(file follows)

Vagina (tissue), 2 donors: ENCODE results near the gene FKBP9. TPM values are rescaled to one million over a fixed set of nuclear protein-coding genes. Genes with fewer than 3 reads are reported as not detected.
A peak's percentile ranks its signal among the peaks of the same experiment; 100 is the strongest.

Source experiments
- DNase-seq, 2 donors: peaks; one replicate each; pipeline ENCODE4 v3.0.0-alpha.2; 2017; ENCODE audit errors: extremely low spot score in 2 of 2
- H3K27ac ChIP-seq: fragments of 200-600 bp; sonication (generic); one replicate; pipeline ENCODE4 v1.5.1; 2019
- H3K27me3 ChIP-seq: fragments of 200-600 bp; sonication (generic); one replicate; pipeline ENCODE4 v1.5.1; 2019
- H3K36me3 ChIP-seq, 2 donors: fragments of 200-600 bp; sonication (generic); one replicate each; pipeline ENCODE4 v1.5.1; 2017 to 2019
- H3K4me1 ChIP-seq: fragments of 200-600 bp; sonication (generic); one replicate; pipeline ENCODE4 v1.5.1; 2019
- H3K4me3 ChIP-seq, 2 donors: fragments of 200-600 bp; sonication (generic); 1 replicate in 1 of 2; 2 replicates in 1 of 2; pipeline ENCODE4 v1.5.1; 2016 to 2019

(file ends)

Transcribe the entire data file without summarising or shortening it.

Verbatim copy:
Vagina (tissue), 2 donors: ENCODE results near the gene FKBP9. TPM values are rescaled to one million over a fixed set of nuclear protein-coding genes. Genes with fewer than 3 reads are reported as not detected.
A peak's percentile ranks its signal among the peaks of the same experiment; 100 is the strongest.

Source experiments
- DNase-seq, 2 donors: peaks; one replicate each; pipeline ENCODE4 v3.0.0-alpha.2; 2017; ENCODE audit errors: extremely low spot score in 2 of 2
- H3K27ac ChIP-seq: fragments of 200-600 bp; sonication (generic); one replicate; pipeline ENCODE4 v1.5.1; 2019
- H3K27me3 ChIP-seq: fragments of 200-600 bp; sonication (generic); one replicate; pipeline ENCODE4 v1.5.1; 2019
- H3K36me3 ChIP-seq, 2 donors: fragments of 200-600 bp; sonication (generic); one replicate each; pipeline ENCODE4 v1.5.1; 2017 to 2019
- H3K4me1 ChIP-seq: fragments of 200-600 bp; sonication (generic); one replicate; pipeline ENCODE4 v1.5.1; 2019
- H3K4me3 ChIP-seq, 2 donors: fragments of 200-600 bp; sonication (generic); 1 replicate in 1 of 2; 2 replicates in 1 of 2; pipeline ENCODE4 v1.5.1; 2016 to 2019